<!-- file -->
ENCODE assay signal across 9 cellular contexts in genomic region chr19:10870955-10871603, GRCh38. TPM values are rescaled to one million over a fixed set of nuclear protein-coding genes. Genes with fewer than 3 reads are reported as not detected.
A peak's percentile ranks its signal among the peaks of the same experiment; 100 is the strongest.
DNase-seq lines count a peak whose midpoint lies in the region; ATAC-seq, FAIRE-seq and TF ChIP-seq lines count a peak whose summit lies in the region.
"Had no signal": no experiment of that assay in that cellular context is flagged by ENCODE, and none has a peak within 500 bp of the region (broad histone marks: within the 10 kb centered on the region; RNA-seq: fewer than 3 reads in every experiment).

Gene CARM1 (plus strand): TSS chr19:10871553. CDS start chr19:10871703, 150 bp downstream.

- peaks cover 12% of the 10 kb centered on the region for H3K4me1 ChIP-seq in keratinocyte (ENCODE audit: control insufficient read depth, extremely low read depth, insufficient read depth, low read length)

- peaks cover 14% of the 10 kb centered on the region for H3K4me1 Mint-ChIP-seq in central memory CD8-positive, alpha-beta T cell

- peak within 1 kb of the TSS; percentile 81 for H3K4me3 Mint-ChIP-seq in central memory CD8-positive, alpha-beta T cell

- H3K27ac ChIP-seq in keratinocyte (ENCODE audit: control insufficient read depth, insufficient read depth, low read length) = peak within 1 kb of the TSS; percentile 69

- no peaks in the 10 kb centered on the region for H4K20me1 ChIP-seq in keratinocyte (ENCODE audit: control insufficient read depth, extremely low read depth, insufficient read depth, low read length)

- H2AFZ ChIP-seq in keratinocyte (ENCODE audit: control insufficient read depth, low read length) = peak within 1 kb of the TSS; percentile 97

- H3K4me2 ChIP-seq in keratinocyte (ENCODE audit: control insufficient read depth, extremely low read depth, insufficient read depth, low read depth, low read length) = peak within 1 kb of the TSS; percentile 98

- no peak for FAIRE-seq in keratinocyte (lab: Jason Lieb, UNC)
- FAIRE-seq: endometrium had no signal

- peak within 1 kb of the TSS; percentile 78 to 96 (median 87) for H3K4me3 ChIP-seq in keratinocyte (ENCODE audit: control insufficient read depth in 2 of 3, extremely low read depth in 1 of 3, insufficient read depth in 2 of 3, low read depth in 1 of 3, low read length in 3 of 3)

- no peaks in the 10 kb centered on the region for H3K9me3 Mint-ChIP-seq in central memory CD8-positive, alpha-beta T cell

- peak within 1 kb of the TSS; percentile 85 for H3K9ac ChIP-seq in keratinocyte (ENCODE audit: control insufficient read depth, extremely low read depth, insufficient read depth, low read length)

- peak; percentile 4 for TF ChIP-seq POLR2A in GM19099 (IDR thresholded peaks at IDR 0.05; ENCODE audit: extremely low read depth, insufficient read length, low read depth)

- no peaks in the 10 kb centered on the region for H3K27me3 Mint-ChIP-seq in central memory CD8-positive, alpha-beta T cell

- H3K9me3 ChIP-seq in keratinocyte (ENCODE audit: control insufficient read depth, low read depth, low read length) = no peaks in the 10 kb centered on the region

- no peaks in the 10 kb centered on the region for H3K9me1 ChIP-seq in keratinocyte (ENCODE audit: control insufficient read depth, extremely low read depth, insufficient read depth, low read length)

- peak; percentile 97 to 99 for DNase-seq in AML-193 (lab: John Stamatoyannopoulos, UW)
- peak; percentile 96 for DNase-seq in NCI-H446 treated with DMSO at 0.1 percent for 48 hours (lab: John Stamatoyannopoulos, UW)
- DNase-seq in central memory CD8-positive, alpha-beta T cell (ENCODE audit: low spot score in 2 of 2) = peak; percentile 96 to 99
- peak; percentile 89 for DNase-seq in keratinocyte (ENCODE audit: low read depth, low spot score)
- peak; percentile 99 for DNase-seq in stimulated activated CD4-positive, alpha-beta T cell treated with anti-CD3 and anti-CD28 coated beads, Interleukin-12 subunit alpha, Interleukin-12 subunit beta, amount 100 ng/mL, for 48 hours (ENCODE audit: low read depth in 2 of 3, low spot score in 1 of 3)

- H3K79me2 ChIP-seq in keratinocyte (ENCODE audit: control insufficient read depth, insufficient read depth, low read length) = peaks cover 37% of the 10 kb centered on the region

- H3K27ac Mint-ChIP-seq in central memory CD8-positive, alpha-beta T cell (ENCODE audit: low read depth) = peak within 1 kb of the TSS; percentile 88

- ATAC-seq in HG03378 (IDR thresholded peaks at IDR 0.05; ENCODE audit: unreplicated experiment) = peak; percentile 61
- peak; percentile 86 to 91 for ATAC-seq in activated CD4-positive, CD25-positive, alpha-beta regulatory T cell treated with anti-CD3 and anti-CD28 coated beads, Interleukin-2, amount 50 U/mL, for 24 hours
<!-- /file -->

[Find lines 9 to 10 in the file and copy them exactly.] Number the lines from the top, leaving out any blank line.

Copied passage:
- H3K27ac ChIP-seq in keratinocyte (ENCODE audit: control insufficient read depth, insufficient read depth, low read length) = peak within 1 kb of the TSS; percentile 69

- no peaks in the 10 kb centered on the region for H4K20me1 ChIP-seq in keratinocyte (ENCODE audit: control insufficient read depth, extremely low read depth, insufficient read depth, low read length)